If you’re following the 2010 World Cup, you’ve probably seen (and definitely heard) the stadium horn known as the Vuvuzela. Used by South African soccer fans to make noise in support of their teams, the Vuvuzela has reached critical mass at the World Cup so that one can’t hear announcers, officials, etc. They’re running out of supplies of ear plugs because so many fans are buying them in response to the horns. It’s a case of too much of a good thing become a bad thing.
Do you have your own Vuvuzela in your business?
It could be a marketing strategy or tactic…it could be the way you handle client service or support issues. Don’t assume without testing that something you like in small doses actually benefits your business when implemented as standard operating procedure.
Let me give you an example…
Some businesses teach their sales force to ask “Is this your first time here?” to a prospect who walks in the door. Whether the prospect says yes or no, the salesperson has a prepared response that contains a special offer designed to make a sale. The question is primarily designed to deter salespeople from asking “Can I help you with something?” and getting the standard response, “No, Thanks. I’m just looking.”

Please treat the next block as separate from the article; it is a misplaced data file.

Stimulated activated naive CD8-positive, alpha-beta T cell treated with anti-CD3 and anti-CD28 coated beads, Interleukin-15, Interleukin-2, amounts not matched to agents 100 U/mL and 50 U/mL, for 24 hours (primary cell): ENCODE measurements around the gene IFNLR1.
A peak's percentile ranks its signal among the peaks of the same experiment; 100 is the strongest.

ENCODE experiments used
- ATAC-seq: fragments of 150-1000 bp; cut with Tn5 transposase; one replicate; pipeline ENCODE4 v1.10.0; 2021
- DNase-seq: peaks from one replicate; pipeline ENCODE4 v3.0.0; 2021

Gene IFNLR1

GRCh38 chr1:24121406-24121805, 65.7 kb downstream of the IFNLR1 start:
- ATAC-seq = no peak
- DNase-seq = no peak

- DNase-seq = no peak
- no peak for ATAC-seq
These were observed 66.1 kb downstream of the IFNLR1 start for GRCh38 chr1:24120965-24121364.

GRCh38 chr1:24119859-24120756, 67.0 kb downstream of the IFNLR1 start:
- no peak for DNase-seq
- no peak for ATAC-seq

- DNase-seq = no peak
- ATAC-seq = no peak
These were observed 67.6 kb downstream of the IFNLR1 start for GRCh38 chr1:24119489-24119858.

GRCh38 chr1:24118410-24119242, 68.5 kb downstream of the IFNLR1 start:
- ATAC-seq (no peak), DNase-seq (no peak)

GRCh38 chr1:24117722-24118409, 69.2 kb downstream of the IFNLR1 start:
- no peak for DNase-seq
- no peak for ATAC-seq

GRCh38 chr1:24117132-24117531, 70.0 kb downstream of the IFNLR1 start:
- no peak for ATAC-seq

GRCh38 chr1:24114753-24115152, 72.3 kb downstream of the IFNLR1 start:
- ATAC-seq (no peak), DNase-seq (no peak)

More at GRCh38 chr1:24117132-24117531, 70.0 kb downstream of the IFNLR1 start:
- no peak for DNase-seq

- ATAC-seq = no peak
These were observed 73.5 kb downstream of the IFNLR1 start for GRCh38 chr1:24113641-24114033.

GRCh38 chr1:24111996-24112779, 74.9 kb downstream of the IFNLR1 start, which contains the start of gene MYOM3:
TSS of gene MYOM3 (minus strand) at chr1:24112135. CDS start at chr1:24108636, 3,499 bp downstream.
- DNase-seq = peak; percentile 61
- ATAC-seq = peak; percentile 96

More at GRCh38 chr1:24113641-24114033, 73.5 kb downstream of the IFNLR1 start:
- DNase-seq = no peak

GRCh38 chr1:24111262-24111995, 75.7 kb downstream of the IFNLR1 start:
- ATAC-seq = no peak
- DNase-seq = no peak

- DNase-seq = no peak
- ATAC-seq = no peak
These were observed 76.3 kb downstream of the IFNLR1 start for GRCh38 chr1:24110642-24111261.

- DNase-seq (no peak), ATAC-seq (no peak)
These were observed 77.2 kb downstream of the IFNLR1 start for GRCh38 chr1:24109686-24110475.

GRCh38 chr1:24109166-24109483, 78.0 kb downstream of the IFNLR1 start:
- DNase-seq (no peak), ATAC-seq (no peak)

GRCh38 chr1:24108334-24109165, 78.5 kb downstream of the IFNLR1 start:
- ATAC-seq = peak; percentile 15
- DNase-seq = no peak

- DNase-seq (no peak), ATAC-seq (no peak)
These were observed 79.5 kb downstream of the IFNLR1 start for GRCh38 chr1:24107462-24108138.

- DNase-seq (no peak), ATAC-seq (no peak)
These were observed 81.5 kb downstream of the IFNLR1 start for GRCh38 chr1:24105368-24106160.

And this can be an effective “vuvuzela” for promoting business in some cases.
Yet this same tactic has been misapplied in businesses that sell memberships.
For example, if you walked into a gym for the first time and were asked that question, you wouldn’t mind. In fact, a special offer for first-time visitors might actually convince you to invest in a risk-free trial membership.
But what about the 25th time you walk into the gym as a member? How would you feel if asked every time if it was your first time to the gym?
At this point, that question not only becomes ineffective but downright insulting. You’re a member who visits repeatedly but always treated like a stranger when you walk in the door.
Moral of the story?
Walk through the processes you use for prospects and existing clients. If there is a vuvuzela in the mix, decide when it serves your purpose to toot your own horn.